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Thursday, May 29, 2014

Optimizing the Rotor

Leading Edge column June 2014

By Frank Lombardi

My last column dealt with describing the power required by the rotor to produce optimum results in various stages of flight. This sparked a bunch of interesting conversations that have become the basis for this month’s topic: varying the rotor RPM.

Many of today’s helicopters are operated at a constant rotor RPM, but there are benefits to varying RPM in flight. It allows for a greater portion of the rotor blade to operate at a more optimal angle of attack, maximizing aerodynamic efficiency. Rotor speed adjustment is beneficial to overcoming problems associated with compressibility and stall issues on the advancing and retreating blades, respectively. And rotor speed is a key ingredient in a helicopter’s noise signature. But, as is usually the case in helicopter design, logical answers tend to have more complex caveats.

One of the main reasons NOT to greatly vary the rotor speed is to avoid potential problems with vibrations or resonance with the rotor. Every structural member of the helicopter has its own natural frequency, and if these structural frequencies approach that of the main or tail rotor, then uncomfortable or even catastrophic vibrations could be produced. The helicopters that do have variable RPM only have a small range to work within so that they remain clear of any resonant frequencies.

Another challenge is that of flight control. Since the rotor provides our lift, forward thrust, and control moment, varying rotor RPM has the potential to affect stability and control margins and overall handling qualities.

While large, dynamic changes in rotor RPM to maximize performance in all flight regimes are still on the drawing board, there are helicopters that do employ a varying rotor RPM to a lesser degree, either automatically, or by pilot input. RPM is usually varied within a small defined range, and scheduled depending on airspeed, altitude, temperature and gross weight to provide an increase in aerodynamic performance, a decrease in noise, or to mitigate other design considerations.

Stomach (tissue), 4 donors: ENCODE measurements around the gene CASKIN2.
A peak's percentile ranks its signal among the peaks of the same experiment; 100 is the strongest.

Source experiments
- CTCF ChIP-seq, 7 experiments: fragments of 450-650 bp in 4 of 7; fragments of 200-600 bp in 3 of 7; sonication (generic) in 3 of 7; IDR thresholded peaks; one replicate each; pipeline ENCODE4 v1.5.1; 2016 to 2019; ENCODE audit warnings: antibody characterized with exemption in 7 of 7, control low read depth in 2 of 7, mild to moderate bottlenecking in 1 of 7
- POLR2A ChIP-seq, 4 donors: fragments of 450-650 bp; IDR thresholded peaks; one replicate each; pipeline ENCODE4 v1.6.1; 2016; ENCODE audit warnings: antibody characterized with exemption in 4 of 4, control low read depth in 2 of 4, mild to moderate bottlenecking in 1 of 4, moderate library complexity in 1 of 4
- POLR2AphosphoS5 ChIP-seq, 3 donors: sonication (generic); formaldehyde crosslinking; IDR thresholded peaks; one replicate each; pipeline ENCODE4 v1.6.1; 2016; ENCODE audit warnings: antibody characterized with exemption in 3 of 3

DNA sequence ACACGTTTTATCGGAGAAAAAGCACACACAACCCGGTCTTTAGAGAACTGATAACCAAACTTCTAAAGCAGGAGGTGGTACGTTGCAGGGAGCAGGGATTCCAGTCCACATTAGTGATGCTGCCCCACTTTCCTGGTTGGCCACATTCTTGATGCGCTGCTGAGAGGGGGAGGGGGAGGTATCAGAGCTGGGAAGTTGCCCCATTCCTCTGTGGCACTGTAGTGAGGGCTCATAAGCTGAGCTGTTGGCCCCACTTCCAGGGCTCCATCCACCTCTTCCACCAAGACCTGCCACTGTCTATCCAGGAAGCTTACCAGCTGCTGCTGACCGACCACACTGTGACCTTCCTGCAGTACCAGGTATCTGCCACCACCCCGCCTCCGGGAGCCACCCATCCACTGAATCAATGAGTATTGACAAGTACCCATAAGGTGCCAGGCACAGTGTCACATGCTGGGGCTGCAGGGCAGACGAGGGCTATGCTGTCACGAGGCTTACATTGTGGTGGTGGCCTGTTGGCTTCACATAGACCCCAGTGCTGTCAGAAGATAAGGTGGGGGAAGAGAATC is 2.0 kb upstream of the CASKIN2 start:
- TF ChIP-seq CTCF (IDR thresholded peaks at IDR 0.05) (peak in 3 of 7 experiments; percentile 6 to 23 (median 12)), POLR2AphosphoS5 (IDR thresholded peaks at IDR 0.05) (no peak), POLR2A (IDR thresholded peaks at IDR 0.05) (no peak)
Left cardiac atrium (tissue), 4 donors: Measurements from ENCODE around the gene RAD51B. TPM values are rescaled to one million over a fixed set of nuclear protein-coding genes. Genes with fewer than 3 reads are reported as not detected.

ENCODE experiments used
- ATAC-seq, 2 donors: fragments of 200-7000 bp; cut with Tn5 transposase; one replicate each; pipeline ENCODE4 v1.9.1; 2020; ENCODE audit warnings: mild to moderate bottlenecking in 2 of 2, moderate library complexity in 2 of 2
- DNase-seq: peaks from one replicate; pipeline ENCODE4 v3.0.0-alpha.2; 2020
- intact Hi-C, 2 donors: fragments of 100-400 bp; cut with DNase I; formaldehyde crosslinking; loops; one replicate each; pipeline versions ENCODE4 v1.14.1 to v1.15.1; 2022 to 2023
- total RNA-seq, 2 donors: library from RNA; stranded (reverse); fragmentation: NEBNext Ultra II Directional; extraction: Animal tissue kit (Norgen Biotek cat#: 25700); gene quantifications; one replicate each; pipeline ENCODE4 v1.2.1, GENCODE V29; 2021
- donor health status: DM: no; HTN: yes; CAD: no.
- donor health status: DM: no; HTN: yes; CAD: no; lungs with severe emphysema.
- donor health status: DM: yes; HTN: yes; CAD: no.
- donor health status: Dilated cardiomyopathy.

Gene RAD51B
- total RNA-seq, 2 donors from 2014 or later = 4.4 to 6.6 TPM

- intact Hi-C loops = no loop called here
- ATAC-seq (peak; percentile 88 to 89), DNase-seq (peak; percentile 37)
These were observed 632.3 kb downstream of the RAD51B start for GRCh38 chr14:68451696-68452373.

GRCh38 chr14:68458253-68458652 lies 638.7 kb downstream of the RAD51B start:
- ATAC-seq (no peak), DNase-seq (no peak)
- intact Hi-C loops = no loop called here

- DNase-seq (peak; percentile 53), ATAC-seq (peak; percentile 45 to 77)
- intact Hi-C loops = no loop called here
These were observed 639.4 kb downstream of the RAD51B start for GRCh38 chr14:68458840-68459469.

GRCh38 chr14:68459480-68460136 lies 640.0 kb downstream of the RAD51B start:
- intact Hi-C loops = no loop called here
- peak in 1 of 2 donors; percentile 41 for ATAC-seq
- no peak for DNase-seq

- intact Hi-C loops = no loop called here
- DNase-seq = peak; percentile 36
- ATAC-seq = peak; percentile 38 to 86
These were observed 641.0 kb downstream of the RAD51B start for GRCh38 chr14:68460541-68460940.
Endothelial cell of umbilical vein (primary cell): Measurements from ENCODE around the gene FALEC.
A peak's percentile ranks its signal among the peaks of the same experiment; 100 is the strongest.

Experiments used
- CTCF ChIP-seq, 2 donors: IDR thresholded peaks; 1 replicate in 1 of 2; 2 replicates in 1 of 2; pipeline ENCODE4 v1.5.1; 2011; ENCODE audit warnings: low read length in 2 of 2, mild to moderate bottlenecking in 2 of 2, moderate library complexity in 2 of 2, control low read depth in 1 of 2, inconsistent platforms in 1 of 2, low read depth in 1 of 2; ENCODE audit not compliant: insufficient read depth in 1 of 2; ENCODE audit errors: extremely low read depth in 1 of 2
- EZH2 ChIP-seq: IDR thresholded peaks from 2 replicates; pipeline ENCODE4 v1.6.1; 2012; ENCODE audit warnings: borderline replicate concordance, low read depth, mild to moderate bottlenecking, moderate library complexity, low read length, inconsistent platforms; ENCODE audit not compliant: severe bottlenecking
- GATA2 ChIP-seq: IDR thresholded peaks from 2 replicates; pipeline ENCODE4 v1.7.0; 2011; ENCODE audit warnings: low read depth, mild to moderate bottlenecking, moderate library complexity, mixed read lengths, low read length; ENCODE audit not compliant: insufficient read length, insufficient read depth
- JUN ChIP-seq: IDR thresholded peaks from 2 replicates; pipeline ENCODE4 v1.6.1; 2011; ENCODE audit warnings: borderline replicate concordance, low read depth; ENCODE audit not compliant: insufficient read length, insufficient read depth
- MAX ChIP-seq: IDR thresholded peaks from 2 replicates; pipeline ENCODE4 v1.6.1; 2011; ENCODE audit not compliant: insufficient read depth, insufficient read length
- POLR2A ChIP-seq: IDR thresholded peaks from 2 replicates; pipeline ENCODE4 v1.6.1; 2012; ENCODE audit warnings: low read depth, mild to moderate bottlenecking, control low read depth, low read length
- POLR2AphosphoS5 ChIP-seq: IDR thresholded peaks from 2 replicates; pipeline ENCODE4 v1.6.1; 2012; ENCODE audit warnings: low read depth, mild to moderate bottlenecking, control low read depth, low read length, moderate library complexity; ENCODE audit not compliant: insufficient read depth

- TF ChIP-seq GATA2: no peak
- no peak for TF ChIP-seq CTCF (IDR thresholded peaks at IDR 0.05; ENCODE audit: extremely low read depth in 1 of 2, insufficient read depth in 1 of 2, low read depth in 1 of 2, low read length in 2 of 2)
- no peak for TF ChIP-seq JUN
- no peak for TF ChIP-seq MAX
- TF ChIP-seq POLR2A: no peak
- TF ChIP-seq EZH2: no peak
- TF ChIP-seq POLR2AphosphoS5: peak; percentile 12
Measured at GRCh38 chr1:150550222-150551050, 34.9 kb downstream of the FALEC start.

In one instance of rotor optimization, the flight manual of a twin-engine helicopter will call for an increase in rotor RPM during certain hover/takeoff/landing phases, especially in an aircraft that boasts “Category A” performance (a topic requiring its own article). Much discussion can be had as to the reason or benefit: Generally speaking, Power = Torque x RPM. Increasing rotor RPM will produce the same power at a lower torque value (i.e., lower collective setting). If you are torque-limited, this will make a few more horsepower available before you hit the transmission-imposed torque limit. But while the power available has increased, the benefit may be minimal. The drawback is that while speeding the rotor up decreases induced drag by operating at a lower angle of attack, it increases profile drag slightly, increasing the power required to hover slightly to begin with. What the increased RPM does get you is more tail rotor authority and more rotor inertia, i.e., more time before RPM decays in a one engine inoperative (OEI) situation, should an engine failure occur. Realize that increasing RPM will also raise your turbine temperature (TOT) and gas producer speed (N1, Ng), so if either of these becomes your first limit during OEI, then “beeping up” the rotor speed is of no help. It’s interesting to note that some helicopter flight manuals call for decreasing rotor RPM for an engine failure. If you are limited by TOT or Ng, then a lower rotor RPM will allow operation at a more efficient Lift/Drag, gaining back a bit of power margin.

The tempting question that might be posed, then, is if these situations provide an increase in performance, why would we not always fly at these higher or lower RPMs? Be aware that this short discussion is just an exercise in the principles involved, and should be taken as generalizations. The deeper implications of flying at higher RPM include much-increased stresses on the blades due to centrifugal and oscillatory forces. In contrast, lower RPMs impose higher torsional forces on the transmission. Any of these conditions, if not designed for as a normal occurrence, will increase component fatigue in unanticipated ways.

The complexity of helicopter flight goes well beyond lift, drag, thrust, and weight. Suffice to say that trying to apply the RPM logic to other phases or durations of flight without the consent of the flight manual is asking for trouble.

Related: Technology News

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